Maybe that’s why they call you, The Hurricane.


You’ve won this tournament once before—ten years ago. You were barely twenty-three. Everyone was sure it was a fluke. No one could play that fast, that well, and keep it up. But you did keep it up. Through the smoking, and drinking, and drugs, and women, you did keep your game up. People who had never thought of seeing a snooker match before come to see you play. You took the game out of the pubs and clubs and into the Television, for the ratings shoot up when you come to the table. Yeah, they call you the Hurricane, but the name you prefer? 


‘The People’s Prince’.


And you’re here to take that trophy for the people.


And so, as you stare down the table at him, at old Ray Reardon, with his immaculate style and contented smile, his unflappable face and shiny black hair, you know there’s only one thing you can do as you both pose with the trophy only one of you will take away, after 33 gruelling frames played over two days.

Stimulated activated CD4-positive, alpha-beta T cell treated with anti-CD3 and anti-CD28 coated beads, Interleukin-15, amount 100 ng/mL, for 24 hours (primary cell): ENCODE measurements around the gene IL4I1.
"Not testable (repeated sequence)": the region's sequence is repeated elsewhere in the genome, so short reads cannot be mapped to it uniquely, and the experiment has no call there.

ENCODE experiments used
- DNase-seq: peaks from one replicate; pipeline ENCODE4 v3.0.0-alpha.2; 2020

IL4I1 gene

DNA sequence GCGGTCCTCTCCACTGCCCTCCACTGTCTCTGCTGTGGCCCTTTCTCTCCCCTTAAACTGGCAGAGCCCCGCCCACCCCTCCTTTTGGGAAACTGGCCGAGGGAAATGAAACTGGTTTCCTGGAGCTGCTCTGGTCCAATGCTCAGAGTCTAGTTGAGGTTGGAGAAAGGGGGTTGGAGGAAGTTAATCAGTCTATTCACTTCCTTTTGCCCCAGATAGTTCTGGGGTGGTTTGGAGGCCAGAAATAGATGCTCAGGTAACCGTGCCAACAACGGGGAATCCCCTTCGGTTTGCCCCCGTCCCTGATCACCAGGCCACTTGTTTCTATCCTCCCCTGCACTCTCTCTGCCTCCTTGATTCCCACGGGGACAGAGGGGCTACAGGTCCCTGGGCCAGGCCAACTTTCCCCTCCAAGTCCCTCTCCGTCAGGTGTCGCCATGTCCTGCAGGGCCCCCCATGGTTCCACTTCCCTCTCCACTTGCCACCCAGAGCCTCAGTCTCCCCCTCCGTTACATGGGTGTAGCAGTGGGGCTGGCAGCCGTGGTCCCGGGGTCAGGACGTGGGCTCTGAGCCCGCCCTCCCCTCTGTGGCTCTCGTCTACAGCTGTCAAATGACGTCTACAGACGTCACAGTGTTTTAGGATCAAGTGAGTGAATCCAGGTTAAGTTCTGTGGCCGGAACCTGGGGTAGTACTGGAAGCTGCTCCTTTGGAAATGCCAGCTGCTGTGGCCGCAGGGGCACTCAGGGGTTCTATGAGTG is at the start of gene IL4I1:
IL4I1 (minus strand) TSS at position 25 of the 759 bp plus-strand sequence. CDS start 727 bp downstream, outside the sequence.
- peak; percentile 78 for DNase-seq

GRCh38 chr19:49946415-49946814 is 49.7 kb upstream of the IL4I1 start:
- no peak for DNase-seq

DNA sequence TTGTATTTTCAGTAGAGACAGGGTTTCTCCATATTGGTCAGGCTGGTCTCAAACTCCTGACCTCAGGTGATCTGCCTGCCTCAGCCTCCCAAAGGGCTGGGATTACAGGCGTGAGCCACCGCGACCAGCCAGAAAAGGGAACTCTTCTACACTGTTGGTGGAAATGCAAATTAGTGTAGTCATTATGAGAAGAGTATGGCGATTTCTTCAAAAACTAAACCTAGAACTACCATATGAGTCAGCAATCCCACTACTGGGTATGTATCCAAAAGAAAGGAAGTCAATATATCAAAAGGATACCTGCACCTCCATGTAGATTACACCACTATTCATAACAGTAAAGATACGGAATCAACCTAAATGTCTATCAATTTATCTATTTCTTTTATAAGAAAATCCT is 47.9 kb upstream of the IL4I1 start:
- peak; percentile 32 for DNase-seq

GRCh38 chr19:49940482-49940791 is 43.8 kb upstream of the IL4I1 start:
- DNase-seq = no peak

You stand there, next to it, a moment longer than he does, wait till the photographers’ bulbs have stopped flashing, and say,


“If you want it, you’ll have to come and get it.”

Ray Reardon (L) and Alex Higgins (R),photographed before their
World Snooker Championships final, 1982

Friday, 22 January 2021

A Reading Retrospective on 2020

A Reading Retrospective for 2020 should have, ideally, been put up in 2020, or at worst in the first week of January this year. But if 2020 taught us anything, it’s that the best laid plans of mice and men, go oft aft agley, or something like that, and so here we go, twenty-two days later, or however many it will be by the time this goes up.


Thankfully, this won’t be very long; I did not read all that many books this year, which, I suppose, has at least this silver lining.


So here it goes, in no particular order:


Romantic Guerilla, by DS Kumar